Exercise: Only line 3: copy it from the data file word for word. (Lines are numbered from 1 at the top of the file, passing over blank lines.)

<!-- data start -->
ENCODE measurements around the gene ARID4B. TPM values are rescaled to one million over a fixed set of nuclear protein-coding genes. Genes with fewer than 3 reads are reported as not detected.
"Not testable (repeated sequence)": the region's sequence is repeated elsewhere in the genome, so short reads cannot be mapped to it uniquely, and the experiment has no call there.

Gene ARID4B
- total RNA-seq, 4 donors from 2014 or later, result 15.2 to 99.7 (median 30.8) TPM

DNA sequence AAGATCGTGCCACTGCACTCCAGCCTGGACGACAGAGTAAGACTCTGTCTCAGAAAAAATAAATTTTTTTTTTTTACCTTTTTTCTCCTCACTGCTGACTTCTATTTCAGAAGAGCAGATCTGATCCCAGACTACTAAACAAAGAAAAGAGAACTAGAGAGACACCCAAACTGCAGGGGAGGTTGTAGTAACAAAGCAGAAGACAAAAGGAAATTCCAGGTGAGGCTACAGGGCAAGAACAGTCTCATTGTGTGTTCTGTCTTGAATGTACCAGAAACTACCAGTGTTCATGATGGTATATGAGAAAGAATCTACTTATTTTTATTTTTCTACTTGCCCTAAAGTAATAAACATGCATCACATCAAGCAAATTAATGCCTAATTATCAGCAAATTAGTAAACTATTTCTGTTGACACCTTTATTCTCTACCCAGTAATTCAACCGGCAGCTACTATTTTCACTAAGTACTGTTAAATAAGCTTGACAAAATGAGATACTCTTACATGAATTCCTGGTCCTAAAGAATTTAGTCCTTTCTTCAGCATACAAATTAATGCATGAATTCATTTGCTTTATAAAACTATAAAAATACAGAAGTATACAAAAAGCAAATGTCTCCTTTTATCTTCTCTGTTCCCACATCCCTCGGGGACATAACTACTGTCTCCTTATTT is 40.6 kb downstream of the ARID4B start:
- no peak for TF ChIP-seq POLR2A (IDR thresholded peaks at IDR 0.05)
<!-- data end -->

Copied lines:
Gene ARID4B